China is in negotiations with Russia for the purchase of Su-33 aircraft to be based on the carriers. Alongside, China is developing the Shenyang J-15, a rip-off of the Su-33 developed using an unfinished Su-33 prototype that China acquired from Ukraine. It is likely that within the next five years there will be a PLAN carrier group permanently stationed in the IOR. Such strong military presence would allow China to coerce island states and countries in the IOR to pursue policies inimical to Indian interests. To neutralise the threat from a permanent PLAN carrier group deployed in the IOR, the IAF would need to adopt A2/AD capability similar to the one that China is now acquiring against the US. The IAF would have to deploy cruise missile bombers armed with long range anti-shipping and anti-radiation missile.
If the IAF does not do so, the Indian Navy will! Remember the reports about the IN having leased three Tu-22M3 aircraft for Maritime Reconnaissance? Also, keep in mind the capability of the Indian Navy’s P-8I to carry AGM-84L Harpoon Block II Missiles. Progression to a supersonic light bomber with anti-shipping and anti radiation missiles would be logical.
As a nation committed to No First Use (NFU) of nuclear weapons, it is imperative that India maintain a reliable triad for credible deterrence…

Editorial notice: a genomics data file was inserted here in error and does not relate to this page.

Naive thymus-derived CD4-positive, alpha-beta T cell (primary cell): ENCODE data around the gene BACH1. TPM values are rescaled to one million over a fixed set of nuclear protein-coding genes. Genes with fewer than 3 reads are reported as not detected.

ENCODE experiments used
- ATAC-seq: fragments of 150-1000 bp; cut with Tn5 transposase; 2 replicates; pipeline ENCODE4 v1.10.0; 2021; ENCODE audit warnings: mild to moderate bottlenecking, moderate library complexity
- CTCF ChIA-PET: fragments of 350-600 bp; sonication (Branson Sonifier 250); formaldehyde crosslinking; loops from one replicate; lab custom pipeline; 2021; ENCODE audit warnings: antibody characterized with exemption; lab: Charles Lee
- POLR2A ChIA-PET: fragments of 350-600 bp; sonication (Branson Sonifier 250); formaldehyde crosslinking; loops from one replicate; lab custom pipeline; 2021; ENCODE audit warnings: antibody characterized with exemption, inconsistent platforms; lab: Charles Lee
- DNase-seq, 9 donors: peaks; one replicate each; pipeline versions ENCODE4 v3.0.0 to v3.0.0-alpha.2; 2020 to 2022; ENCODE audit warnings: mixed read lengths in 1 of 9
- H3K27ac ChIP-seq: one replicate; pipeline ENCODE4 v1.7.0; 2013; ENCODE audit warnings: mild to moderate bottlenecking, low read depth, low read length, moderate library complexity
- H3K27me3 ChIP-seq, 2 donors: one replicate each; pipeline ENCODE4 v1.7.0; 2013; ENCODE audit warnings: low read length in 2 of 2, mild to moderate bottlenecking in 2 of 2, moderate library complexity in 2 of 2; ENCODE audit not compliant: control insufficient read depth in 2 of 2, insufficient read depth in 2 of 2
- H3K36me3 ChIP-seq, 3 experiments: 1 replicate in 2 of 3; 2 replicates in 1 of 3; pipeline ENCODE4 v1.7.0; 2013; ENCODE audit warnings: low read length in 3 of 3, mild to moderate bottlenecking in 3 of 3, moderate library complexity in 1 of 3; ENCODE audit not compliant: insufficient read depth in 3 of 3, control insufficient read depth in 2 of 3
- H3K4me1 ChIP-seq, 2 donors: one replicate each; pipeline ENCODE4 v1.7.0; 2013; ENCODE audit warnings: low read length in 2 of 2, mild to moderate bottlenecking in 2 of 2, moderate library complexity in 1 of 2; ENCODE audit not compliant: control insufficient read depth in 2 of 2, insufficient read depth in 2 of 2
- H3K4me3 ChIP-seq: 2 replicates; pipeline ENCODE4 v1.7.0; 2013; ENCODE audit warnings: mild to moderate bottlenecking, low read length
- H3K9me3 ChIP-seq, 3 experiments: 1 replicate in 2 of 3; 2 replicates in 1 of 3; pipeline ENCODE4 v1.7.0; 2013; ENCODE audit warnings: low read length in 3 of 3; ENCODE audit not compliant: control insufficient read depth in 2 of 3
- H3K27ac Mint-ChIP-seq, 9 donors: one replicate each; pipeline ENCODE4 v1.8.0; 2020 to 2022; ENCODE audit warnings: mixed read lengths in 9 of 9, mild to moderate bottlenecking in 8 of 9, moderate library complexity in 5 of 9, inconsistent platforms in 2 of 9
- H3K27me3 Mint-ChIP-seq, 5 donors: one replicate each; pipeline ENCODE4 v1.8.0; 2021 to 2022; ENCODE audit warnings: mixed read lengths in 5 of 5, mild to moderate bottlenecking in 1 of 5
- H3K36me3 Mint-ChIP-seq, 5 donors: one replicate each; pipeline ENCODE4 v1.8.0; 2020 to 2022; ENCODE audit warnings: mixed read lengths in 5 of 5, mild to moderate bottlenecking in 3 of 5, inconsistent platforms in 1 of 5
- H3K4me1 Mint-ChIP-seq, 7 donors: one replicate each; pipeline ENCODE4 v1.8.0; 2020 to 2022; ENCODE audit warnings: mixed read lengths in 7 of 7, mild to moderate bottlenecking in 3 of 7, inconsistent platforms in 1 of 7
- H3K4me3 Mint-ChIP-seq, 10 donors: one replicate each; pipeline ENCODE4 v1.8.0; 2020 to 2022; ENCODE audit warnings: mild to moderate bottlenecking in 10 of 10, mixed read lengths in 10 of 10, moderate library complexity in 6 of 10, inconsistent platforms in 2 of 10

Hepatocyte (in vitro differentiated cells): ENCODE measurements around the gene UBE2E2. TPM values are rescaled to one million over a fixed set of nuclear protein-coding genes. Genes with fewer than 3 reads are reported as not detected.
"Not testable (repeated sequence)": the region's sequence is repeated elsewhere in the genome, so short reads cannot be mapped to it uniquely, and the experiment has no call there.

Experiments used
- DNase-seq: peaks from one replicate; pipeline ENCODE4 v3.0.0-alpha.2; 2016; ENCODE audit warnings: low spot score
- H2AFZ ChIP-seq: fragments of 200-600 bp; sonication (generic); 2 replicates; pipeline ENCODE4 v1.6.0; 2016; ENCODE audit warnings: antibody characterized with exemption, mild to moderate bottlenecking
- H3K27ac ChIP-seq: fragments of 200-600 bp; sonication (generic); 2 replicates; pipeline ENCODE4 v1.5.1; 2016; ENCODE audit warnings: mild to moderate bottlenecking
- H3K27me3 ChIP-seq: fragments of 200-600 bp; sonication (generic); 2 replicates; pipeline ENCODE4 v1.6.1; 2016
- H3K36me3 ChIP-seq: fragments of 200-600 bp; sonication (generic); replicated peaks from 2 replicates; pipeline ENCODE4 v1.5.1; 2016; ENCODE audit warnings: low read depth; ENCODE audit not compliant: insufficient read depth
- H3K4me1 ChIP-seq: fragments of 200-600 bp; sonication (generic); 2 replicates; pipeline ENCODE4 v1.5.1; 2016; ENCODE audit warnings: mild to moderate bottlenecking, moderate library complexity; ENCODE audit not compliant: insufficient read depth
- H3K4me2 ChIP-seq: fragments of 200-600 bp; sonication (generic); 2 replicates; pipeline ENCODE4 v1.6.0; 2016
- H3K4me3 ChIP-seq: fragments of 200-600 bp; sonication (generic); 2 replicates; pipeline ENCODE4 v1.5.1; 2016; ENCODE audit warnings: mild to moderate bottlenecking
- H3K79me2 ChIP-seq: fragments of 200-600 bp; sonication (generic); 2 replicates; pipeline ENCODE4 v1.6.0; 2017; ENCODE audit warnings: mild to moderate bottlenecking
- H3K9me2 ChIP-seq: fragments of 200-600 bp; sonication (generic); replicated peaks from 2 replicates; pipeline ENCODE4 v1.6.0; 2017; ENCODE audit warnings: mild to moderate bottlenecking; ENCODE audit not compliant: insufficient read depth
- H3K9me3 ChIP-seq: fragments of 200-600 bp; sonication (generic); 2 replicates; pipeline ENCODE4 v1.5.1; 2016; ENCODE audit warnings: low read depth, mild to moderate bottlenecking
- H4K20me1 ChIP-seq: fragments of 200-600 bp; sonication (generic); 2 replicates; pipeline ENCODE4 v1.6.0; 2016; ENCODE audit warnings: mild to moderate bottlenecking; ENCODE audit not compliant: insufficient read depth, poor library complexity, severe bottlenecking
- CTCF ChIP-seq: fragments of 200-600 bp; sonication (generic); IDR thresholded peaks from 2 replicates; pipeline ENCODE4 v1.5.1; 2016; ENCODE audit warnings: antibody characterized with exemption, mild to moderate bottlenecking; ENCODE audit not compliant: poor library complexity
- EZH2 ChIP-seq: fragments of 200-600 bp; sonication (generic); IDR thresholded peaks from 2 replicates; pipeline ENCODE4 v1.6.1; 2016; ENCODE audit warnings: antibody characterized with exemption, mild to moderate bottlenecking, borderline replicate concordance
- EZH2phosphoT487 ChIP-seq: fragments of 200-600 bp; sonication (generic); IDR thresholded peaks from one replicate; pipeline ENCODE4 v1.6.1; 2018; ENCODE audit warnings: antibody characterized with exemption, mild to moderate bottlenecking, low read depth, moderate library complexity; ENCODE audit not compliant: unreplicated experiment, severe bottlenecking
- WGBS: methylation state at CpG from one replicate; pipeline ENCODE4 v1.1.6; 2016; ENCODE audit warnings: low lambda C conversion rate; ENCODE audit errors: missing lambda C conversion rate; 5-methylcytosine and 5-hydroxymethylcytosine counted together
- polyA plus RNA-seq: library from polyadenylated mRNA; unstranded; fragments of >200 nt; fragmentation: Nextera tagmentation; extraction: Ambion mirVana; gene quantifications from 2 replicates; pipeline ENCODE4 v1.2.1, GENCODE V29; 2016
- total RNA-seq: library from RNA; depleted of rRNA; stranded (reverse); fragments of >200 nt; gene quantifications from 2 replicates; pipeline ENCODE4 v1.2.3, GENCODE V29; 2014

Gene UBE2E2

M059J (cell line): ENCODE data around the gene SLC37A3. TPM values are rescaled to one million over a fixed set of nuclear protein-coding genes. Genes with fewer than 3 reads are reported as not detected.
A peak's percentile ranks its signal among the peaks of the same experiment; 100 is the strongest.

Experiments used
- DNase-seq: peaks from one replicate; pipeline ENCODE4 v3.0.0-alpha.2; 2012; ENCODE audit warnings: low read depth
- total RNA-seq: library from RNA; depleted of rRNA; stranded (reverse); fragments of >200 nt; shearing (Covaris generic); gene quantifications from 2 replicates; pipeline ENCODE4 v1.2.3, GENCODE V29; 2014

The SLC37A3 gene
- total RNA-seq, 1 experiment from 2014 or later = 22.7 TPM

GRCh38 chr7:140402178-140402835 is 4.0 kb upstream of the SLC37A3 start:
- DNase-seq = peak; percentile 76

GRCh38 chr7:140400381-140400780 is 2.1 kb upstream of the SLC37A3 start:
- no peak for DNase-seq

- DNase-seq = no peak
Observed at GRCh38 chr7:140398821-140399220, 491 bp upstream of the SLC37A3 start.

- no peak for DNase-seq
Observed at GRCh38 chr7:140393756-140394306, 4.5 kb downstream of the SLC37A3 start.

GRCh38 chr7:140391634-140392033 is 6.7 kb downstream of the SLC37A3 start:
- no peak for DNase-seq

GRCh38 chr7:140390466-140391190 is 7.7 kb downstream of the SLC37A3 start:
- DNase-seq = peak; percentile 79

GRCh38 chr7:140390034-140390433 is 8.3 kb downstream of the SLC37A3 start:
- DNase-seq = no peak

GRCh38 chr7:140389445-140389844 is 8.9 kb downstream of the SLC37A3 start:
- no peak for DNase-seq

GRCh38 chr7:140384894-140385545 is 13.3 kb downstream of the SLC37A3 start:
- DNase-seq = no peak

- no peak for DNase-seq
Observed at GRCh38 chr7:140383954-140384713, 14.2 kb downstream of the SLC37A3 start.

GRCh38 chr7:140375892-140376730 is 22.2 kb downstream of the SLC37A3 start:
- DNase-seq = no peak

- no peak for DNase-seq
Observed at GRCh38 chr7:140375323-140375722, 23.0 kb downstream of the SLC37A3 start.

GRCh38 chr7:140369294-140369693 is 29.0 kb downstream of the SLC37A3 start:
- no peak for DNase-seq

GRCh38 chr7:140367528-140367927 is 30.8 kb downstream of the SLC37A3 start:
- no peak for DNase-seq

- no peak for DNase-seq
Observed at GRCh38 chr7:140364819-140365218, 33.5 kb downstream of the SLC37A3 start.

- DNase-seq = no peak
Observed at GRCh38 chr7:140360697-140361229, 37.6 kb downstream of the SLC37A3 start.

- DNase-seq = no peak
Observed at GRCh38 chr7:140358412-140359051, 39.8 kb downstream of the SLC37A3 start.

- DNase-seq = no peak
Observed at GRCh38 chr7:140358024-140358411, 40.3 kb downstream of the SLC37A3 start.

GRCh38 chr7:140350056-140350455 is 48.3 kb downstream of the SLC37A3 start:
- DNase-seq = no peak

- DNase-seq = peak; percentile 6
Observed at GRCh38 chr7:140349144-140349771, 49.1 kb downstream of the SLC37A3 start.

Force Projection in the Indian Ocean Region
To effectively safeguard its interests, India needs the ability to quickly deploy troops in the IOR island states and countries, say to counter an externally enabled coup. Such troop deployment would have to be supported by long range bombers capable of providing air cover, at least till the time IN warships reach the trouble spot. Routine IAF bomber patrols would also reassure small countries in the region who are wary of Chinese expansion.
Emerging Threat from China
China has long range bombers that can strike deep into Indian territory using long range cruise missiles in an all out conventional war. Currently, India has no such capability. Without a long range bomber equipped with stand-off Precision Guided Weapons, the IAF would be in no position to similarly threaten Eastern China where its economic and military might is located. Such a glaring capability imbalance is destabilising. It could tempt China to initiate a localised campaign. Wary of escalation that would put India at a further disadvantage, Indian commanders will not be able to open new fronts to relieve the pressure from the initial attack.